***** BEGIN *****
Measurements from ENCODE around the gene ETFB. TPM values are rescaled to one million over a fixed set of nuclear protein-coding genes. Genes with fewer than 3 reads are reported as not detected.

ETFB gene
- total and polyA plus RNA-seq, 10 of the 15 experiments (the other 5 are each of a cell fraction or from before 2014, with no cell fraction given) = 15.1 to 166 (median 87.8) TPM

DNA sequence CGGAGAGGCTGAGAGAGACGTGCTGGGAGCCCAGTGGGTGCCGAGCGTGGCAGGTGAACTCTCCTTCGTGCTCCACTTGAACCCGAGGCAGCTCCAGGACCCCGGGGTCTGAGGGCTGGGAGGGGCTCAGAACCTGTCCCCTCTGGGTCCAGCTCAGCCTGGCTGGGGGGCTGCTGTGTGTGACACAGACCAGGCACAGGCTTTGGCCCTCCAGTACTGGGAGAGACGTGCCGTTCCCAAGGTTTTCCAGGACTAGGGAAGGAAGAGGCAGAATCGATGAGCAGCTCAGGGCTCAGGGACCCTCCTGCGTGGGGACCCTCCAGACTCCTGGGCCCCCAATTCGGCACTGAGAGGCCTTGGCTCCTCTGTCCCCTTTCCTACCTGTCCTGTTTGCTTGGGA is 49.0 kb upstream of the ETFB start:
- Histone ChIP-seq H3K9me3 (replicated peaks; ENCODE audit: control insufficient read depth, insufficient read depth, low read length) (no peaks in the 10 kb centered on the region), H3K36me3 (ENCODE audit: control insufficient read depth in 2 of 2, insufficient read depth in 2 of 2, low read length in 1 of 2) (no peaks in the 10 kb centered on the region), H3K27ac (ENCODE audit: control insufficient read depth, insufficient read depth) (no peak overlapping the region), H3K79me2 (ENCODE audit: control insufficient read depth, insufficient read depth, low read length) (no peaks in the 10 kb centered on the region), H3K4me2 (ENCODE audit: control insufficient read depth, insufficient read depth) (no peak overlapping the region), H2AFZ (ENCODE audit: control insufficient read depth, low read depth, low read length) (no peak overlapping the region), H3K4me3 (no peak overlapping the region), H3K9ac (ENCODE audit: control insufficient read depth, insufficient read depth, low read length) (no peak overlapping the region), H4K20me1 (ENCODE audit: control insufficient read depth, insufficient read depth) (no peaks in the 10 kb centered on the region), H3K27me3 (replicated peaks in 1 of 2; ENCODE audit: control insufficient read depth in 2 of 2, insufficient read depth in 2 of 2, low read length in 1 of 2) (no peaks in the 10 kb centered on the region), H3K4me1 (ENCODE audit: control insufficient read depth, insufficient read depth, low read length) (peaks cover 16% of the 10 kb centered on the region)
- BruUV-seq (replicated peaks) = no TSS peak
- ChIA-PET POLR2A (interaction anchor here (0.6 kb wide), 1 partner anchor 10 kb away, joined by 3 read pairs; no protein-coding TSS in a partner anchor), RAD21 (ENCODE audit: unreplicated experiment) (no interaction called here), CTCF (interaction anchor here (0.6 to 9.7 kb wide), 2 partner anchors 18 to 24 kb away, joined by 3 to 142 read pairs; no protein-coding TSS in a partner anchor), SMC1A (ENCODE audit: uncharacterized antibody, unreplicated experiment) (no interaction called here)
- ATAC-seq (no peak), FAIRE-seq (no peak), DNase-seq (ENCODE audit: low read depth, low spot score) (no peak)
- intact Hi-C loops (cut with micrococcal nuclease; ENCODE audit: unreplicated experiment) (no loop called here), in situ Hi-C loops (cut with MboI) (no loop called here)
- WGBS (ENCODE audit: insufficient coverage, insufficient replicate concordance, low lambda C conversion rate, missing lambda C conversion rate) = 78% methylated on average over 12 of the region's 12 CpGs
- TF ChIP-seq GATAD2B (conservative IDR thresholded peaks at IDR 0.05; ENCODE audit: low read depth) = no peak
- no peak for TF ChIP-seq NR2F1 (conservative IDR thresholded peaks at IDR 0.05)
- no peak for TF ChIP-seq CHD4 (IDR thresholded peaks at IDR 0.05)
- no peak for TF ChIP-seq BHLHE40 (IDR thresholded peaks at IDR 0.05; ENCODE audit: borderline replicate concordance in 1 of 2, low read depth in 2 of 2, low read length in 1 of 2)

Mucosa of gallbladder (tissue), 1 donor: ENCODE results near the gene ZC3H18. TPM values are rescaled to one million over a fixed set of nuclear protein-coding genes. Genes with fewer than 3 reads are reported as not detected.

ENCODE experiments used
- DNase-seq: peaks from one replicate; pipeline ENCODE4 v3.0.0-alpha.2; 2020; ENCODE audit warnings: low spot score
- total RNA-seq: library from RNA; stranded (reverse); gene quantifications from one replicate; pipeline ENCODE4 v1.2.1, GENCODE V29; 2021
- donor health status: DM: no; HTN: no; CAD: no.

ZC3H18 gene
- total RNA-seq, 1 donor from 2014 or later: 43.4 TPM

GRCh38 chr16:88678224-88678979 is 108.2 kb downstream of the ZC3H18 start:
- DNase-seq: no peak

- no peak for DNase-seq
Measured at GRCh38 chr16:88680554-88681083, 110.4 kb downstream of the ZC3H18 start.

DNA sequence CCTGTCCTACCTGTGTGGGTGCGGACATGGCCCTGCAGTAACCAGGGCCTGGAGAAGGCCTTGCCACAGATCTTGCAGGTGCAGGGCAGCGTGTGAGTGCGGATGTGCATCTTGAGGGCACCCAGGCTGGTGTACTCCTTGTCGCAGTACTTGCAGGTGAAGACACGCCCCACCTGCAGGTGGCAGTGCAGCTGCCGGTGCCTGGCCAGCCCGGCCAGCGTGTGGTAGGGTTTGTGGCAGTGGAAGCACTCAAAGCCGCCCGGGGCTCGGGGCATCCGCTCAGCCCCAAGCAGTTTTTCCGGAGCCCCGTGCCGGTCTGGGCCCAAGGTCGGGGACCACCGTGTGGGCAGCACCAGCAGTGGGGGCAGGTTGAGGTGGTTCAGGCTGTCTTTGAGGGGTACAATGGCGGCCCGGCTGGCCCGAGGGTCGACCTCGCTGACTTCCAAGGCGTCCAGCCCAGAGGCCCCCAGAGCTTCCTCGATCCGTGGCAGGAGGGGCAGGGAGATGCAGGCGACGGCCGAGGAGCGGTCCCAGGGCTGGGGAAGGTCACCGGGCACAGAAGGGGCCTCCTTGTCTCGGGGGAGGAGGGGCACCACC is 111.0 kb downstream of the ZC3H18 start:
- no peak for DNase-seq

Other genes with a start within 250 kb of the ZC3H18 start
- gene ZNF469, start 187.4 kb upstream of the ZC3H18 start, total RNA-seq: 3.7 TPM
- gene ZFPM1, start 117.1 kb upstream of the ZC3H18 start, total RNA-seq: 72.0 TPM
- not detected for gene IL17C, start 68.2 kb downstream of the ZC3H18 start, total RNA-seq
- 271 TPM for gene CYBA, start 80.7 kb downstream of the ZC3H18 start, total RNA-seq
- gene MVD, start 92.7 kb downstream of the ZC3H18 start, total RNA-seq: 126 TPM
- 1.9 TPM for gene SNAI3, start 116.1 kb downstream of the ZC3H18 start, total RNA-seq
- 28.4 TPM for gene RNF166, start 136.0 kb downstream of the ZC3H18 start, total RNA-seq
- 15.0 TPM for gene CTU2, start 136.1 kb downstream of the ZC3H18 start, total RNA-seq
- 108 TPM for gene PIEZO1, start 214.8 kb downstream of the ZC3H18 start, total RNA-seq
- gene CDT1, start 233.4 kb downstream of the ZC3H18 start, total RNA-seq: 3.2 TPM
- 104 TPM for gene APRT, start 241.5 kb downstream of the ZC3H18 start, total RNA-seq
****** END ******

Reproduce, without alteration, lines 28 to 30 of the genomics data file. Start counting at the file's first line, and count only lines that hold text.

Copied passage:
Other genes with a start within 250 kb of the ZC3H18 start
- gene ZNF469, start 187.4 kb upstream of the ZC3H18 start, total RNA-seq: 3.7 TPM
- gene ZFPM1, start 117.1 kb upstream of the ZC3H18 start, total RNA-seq: 72.0 TPM